❘ ❘

Students in Asia Get Higher Return on Investment Says Nanyang MBA

Singapore life compares well to Mumbai, says Indian engineering grad

This week BusinessBecause caught up with Nanyang MBA Abbas Mantri, who is from India, to hear his views on Singapore and MBA fees. 

My background

“I'm from Mumbai originally. I was schooled there and then I worked there for a couple of years for a small-to-medium company before moving on to Technosat in Dubai. I then got headhunted to LHS, part of the Ericsson group.

“Since my undergraduate degree an MBA was always on the cards, but I always wanted to go to a top school and so I gained four years of solid experience first.

“After graduating I hope to work for a consulting firm, ideally on internal strategy for international conglomerates. My background is in telecoms but I'm open to all areas. Nanyang allows students to skip internships in order to graduate early, so I turned down an internship offer from SAP so I could graduate in August.

Why I went straight into sales after studying engineering

“It was a very unusual decision, and I did have engineering offers. But while I was on my engineering course I was a part of the student committee, and we organized a lot of festivals. I was securing sponsorships, organizing industrial visits and so on, and controlling a team of 80 volunteers in a very successful year. We doubled our footfall and membership over the previous year.

“That was when I realized I was more of a team player and didn't just want a purely technical role.”

Why I chose to study in Asia

“I wanted to go East, not West. The decision took some time, and was based on a lot of factors.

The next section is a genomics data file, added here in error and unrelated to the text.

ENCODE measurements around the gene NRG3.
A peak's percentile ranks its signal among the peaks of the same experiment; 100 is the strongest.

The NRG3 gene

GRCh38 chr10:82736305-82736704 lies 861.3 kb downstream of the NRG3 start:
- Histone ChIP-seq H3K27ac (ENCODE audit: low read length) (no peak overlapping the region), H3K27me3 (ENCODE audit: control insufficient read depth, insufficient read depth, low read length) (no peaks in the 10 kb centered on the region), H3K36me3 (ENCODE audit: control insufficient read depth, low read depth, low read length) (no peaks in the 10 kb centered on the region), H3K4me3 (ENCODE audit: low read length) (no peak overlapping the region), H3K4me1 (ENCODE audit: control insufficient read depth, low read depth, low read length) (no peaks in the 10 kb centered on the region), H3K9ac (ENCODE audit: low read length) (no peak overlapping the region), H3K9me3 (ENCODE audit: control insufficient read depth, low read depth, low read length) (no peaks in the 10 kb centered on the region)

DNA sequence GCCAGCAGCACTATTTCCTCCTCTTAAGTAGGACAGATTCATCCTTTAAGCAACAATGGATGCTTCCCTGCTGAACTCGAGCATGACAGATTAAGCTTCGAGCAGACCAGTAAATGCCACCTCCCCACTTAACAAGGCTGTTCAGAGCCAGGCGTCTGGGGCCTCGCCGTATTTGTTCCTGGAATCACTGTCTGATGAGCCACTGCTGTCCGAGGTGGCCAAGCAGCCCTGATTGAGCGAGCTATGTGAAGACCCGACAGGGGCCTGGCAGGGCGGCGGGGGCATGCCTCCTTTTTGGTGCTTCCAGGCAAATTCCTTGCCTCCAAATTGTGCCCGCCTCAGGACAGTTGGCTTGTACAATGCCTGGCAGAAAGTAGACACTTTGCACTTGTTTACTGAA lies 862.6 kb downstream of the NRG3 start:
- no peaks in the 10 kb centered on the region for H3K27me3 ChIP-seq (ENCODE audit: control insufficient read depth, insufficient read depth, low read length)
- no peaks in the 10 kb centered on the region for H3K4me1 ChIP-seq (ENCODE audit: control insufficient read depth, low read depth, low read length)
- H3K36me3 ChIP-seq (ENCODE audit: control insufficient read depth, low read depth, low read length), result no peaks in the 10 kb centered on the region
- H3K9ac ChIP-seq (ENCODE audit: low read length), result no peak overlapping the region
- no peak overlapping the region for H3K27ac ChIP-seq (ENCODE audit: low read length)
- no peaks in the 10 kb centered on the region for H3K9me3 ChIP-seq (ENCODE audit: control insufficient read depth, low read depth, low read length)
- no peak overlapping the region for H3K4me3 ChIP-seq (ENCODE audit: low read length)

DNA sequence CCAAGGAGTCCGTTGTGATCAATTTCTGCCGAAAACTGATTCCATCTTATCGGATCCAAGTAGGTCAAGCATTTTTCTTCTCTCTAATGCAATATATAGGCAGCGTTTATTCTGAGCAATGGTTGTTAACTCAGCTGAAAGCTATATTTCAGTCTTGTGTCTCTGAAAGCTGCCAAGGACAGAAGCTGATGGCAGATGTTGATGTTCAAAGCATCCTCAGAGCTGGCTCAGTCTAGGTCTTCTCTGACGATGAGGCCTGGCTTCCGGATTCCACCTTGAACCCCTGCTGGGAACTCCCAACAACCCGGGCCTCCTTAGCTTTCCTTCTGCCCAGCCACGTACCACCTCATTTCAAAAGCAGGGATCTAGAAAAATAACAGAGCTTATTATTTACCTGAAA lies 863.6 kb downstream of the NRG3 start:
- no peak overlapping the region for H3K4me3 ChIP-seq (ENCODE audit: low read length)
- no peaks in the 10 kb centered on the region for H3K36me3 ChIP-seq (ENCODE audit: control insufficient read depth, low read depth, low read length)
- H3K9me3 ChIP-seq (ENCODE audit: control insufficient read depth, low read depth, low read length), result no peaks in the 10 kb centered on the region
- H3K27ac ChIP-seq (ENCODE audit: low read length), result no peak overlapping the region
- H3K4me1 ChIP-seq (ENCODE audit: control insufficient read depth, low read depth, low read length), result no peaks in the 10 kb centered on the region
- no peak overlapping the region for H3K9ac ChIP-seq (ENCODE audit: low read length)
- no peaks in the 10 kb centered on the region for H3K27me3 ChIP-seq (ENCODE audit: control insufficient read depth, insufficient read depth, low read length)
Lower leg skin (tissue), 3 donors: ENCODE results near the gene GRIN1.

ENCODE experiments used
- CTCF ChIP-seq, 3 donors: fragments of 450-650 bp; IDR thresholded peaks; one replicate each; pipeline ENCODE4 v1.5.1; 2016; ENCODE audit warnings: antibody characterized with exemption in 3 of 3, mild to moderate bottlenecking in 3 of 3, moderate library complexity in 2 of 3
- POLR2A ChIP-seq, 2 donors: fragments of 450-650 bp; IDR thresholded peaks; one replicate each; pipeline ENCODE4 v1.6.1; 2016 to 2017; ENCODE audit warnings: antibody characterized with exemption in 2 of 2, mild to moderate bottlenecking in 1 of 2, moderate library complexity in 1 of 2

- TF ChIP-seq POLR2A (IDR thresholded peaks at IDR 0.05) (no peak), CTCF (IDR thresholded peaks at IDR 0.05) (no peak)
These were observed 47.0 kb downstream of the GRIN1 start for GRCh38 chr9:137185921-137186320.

“You have to consider the return on your investment, not just the money but also the time you invest. Schools in the US charge between US$130,000 and $140,000. Against that, the return on my MBA in Singapore was far better. The fee structure is Singapore $75,000 (US$55000). It's also a 15-month intensive course against two year one in the US.

Why I chose Nanyang over the Indian Institute of Management and other top Asian schools

“I was interested in CEIBS (in China) and schools in Hong Kong too. I chose Nanyang for its reputation for strategy and because I'd heard language was an issue in the other schools I had offers from.

“As far as jobs are concerned you can pitch for jobs anywhere from Singapore. I'm still thinking global. I'm open to everything.

“I chose against applying to the IIMs because I wanted an international, multicultural feel. The IIMs are nice schools but they didn't fit with the goals of my MBA. What I'm learning at Nanyang is different, not 'better' or 'worse'.

“Nanyang still gives an Asian feel, but in our batch we've got 40% Westerners - much higher than people expect. “

Singapore v. Mumbai

“I've been here since I started in July 2010. Singapore is a nice city, a good place to live. It's similar to Mumbai, except it's more organized. It's also got a cosmopolitan feel and people of all nationalities.

“It's not got the best nightlife, but it's still good (Mumbai is probably better in that respect). The best thing about Singapore is the comfort and orderliness of daily life.

“That said, customer service isn't really a specialty here. Another frustration is that they stick to their rules. They have a way of doing things and they go ahead and do it.

“My impressions are fairly typical of the place amongst Indians. But some guys are even more positive than me. Their excitement levels are higher because there are certain things you see abroad you don't see in Mumbai.” 

Leave a comment.

Maximum 1000 characters